Minister of external affairs Sushma Swaraj on Tuesday confirmed that India would issue a medical visa to a resident of Pakistan-occupied-Kashmir (PoK) as the area is an "integral part of India".

Accusing Pakistan of "illegally" occupying PoK, Swaraj said that no recommendation letter would be required from Pakistan foreign affairs adviser Sartaj Aziz for the issuance of the medical visa to the PoK resident.

The ministry of external affairs (MEA) had recently announced new rules for the issuance of medical visas wherein Pakistani residents applying for the same would need a recommendation letter from Aziz, their foreign affairs adviser.

However, these rules apparently do not apply to PoK residents as the region "is an integral part of India" as stated by Swaraj.

Osama Ali, a 24-year-old man from PoK, has a tumour in his liver and needs a liver transplant for which he has already been accepted by a private hospital in Saket in New Delhi. However, he needs a medical emergency visa to India to undergo the liver transplant.

But Pakistan's foreign affairs ministry had turned down his family's plea for a letter from Aziz to the Indian High Commission in Islamabad.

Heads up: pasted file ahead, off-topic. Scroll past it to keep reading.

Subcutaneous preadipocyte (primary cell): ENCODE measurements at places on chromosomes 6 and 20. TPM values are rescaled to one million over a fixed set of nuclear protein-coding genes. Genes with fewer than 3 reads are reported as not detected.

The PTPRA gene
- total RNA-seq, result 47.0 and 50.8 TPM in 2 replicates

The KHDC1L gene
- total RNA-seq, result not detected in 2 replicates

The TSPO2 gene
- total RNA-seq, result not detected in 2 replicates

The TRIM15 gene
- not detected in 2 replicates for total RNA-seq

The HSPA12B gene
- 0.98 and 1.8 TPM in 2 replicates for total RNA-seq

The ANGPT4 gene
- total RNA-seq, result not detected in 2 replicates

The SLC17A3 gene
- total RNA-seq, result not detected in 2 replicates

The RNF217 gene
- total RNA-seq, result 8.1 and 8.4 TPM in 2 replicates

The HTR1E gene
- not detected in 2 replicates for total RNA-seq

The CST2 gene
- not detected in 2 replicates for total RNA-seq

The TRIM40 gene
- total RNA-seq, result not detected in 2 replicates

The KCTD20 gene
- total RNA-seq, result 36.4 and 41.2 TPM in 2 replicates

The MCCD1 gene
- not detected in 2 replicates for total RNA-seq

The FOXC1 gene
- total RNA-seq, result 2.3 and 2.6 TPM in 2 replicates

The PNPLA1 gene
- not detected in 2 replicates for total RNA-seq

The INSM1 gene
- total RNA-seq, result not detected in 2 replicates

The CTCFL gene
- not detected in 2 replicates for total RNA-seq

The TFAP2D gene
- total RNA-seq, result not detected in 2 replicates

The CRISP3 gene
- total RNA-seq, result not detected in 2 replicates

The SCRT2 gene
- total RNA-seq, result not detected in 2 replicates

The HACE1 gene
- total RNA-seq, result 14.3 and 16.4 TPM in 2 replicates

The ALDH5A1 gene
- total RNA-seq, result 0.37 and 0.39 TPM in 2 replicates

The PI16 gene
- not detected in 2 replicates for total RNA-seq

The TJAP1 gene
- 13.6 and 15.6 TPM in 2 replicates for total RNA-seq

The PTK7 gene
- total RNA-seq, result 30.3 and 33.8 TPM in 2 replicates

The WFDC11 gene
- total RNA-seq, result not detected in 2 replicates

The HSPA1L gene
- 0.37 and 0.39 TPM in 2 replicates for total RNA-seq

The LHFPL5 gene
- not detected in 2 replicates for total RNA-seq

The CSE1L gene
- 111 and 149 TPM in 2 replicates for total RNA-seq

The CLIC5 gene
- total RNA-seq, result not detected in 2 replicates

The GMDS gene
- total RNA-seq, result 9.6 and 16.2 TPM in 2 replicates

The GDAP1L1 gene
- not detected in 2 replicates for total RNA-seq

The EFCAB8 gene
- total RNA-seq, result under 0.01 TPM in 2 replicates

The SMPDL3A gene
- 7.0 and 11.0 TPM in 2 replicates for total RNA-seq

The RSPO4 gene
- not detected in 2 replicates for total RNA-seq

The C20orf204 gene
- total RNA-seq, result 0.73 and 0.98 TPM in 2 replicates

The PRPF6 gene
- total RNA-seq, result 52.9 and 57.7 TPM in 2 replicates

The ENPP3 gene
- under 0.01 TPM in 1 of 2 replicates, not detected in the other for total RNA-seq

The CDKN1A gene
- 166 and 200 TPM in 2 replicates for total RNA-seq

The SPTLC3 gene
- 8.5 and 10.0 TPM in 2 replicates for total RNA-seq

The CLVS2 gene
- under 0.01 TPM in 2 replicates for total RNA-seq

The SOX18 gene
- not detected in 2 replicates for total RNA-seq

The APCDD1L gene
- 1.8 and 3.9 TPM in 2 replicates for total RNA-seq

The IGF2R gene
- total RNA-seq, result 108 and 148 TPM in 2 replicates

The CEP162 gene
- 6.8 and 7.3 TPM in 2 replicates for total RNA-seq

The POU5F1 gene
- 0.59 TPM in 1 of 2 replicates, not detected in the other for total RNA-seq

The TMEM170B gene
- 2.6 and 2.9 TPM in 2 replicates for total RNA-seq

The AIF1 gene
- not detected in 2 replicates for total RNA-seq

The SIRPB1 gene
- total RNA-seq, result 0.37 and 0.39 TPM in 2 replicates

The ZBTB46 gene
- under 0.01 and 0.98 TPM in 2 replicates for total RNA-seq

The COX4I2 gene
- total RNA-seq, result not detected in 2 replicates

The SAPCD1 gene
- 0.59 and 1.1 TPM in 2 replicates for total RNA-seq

The ministry said that it "was not the policy for Aziz Sahib to write the letter. The practice is for the Secretary in charge of the South Asia desk to write a letter, but we have learnt that the Indian High Commission has rejected some visas with these recommendations," Javed Naz Khan, Ali's father was quoted by the Indian Express as saying.

Sushma Swaraj
Sushma Swaraj [Representational Image]IANS

With Swaraj confirming on Twitter that a recommendation letter from Aziz would not be required, it looks like Ali will finally be issued a medical visa to travel to New Delhi for his treatment.

On July 10, Swaraj had lashed out at Aziz for not having "the courtesy to even acknowledge" her letter requesting him to grant a visa to Avantika Jadhav, alleged Indian spy Kulbhushan Jadhav's mother, so that she could travel to Pakistan to meet her son who was sentenced to death in April this year for espionage.

Swaraj had also indicated that it was Aziz's fault due to which Pakistani nationals who urgently needed medical attention were not being able to travel to India for their treatment. She assured all the Pakistani nationals that visa to those in need of medical help will be issued immediately if Aziz provides a recommendation letter.

She assured Pakistanis that India is happy to grant medical visas and hoped Aziz "has consideration for the nationals of his country".

Sushma Swaraj

"I am sure Mr Sartaj Aziz also has consideration for the nationals of his country. I see no reason why should he hesitate to give his recommendation for nationals of his own country... But I assure Pakistan nationals seeking medical visa with a recommendation from Mr Sartaj Aziz, we will issue the visa immediately," Swaraj had said.

India has always issued medical visas to Pakistani nationals in need of urgent medical attention. It has never closed the humanitarian window even when bilateral relations between both the countries were at its worst.